A police officer needs his badge. A scientist needs her lab coat. A carpenter needs his toolbelt. A farmer needs her overalls.
A soldier needs his armor.
Without the proper attire and gear, we are unfit to do the jobs we set out to do. Badges give identity and authority. Lab coats separate the lab from the outside world. Toolbelts allow for handy access to hammers, nails, squares, etc. Overalls keep mud and…other things…off a person. Armor protects and preserves a soldier as he fights the enemy. All of these examples of tools and clothing bring specific images to our minds. We can picture a cop with his badge, or a farmer in her overalls, or a soldier in his armor. Paul – author of the book of Ephesians, a letter to the people in Ephesus – was counting on such visualization with his metaphor the “armor of God:”
“Finally, be strong in the Lord and in his mighty power. Put on the full armor of God, so that you can take your stand against the devil’s schemes. For our struggle is not against flesh and blood, but against the rulers, against the authorities, against the powers of this dark world and against the spiritual forces of evil in the heavenly realms. Therefore put on the full armor of God, so that when the day of evil comes, you may be able to stand your ground, and after you have done everything, to stand. Stand firm then, with the belt of truth buckled around your waist, with the breastplate of righteousness in place, and with your feet fitted with the readiness that comes from the gospel of peace. In addition to all this, take up the shield of faith, with which you can extinguish all the flaming arrows of the evil one. Take the helmet of salvation and the sword of the Spirit, which is the word of God.” (Ephesians 6:10-17, NIV)
Ephesus was included in the Roman Empire at the time Paul wrote his letter (AD 61-63). No doubt the Ephesians were familiar with Roman soldiers bedecked in their armor and holding shields nearly three and a half feet tall. Paul compares a soldier’s belt, breastplate, properly clad feet, shield, sword, and helmet to attributes a Christian should have. Every day, when Christians wake up and exchange pajamas for whatever we plan to wear physically, we should also strap on our armor, pick up our shields and swords, and brace ourselves to wage spiritual warfare.
“The Armor of God” is a lesson I’m currently teaching fourth through sixth-graders in Sunday School. In a great attempt to make class more fun, I often incorporate games, crafts, and media such as pictures and videos. While looking for a video on the effects of brain trauma to explain the importance of wearing a helmet, I came across this video with the provocative title, “Permanent Hell: Life With a Traumatic Brain Injury.” (Step Back Think, 2012).
In this video, Professor Andrew H. Kaye, Director of the Department of Neurosurgery at Royal Melbourne Hospital, describes, in rather simple terms, what happens to the brain when it is violently jarred and injured. The consequences escalate in severity to the point of irreversible damage and a body left in a vegetative state. I will not comment one way or the other about whether death would be a more merciful outcome than an existence marked only by biological signs of life. But I will comment that an existence marked only by biological signs of a life – a “living hell,” as Professor Kaye calls it – is a glorious existence compared to one in the true Hell.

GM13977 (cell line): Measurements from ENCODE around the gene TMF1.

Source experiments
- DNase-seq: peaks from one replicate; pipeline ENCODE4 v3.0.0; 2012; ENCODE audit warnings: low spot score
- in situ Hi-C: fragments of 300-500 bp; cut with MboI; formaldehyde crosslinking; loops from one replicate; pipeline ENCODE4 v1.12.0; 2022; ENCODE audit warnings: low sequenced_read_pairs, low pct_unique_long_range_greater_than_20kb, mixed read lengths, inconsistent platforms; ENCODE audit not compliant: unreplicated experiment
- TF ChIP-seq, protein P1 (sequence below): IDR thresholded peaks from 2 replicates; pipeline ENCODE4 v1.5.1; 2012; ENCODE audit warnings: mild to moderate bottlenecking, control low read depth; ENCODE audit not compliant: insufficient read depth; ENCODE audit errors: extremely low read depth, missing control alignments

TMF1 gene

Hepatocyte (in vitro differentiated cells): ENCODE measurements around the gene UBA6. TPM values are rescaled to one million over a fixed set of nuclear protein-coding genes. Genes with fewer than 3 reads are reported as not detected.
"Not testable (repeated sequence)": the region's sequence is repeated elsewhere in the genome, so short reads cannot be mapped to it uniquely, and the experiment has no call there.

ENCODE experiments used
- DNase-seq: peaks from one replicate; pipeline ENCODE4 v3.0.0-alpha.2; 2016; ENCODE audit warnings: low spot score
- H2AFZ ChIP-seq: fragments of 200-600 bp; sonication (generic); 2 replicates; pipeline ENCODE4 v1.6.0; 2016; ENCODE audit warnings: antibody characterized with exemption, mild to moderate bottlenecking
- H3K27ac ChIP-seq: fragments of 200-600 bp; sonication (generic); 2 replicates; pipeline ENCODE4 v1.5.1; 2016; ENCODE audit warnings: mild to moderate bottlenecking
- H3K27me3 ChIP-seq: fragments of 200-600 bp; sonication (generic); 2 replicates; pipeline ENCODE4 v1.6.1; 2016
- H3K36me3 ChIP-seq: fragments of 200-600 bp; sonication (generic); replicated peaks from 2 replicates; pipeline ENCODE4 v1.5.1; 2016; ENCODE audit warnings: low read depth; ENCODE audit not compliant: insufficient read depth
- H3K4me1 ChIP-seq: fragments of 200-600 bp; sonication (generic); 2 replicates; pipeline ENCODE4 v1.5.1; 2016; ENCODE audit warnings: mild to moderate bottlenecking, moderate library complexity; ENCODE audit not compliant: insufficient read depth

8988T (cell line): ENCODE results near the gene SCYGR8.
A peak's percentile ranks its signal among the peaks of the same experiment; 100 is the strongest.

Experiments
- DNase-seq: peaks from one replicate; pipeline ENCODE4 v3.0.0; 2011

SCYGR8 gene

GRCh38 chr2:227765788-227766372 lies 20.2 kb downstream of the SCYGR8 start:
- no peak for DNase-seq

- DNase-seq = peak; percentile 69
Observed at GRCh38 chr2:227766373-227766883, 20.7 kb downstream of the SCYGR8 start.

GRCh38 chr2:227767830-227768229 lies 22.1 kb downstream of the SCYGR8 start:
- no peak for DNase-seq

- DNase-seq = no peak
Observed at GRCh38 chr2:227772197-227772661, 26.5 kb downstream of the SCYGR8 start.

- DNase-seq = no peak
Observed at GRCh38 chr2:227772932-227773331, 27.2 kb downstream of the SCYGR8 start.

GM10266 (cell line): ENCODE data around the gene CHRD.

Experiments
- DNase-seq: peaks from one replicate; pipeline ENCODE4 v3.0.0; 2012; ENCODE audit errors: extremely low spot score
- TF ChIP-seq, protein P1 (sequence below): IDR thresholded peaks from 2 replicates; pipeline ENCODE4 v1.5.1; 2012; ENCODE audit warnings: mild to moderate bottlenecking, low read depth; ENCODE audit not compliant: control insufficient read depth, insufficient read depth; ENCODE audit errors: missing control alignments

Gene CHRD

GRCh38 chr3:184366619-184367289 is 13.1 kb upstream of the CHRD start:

I thought this video was not entirely appropriate for little eyes and ears, but I could not pass up the analogy to be made. Paul’s description of the armor of God includes the helmet of salvation. Salvation! What a wonderful thing it is to be spared the punishment for our sins because Jesus already took it upon Himself. When we tear down the thrones we have set up for ourselves and turn instead to God as our king, and when we believe that Jesus’ resurrection for the dead means a resurrection for us one day, we attain salvation:
“If you declare with your mouth, ‘Jesus is Lord,’ and believe in your heart that God raised him from the dead, you will be saved.” (Romans 10:9, NIV)
A heavenly helmet deflects the strikes of the enemy, no matter how forcefully they bring temptations and trials against us. No matter if we sometimes stumble in our soldierly march; salvation cannot be taken from us.
“The one who is victorious will, like them, be dressed in white. I will never blot out the name of that person from the book of life, but will acknowledge that name before my Father and his angels.” (Revelation 3:5, NIV)
While on this earth, Christians must strap on our armor, pick up our shields, and grip our swords tightly as we go about their daily lives as police officers, scientists, carpenters, farmers, or whatever role God has given to us because we definitely need it. Salvation gives us the hope of Heaven while we endure the realities of earth. After all, armor is meant to risk likelihood of injury on the battlefield, but it doesn’t guarantee escape from harm.
Armor of all sorts – Kevlar vests, bump caps, seatbelts, vaccinations – is meant to protect the physical body from harm. But despite the protections these innovations provide, we all still face mortality. Do you wear the helmet of salvation? Do you have the hope of eternal life? Life may seem difficult even if one is not in a permanent vegetative state, but any life is sweeter than an eternity of Hell. On the other hand, every life – no matter if it is filled daily with chocolate-covered rainbows – is nothing compared with an eternity of Heaven!
Step Back Think. (August 14, 2012). Permanent Hell: Life with a Traumatic Brain Injury. Retrieved from: https://www.youtube.com/watch?v=m0xuJtVVK8A&list=PLQewEnIEteAKgzY_3iqee7mO9UZPjuyr4&t=0s&index=9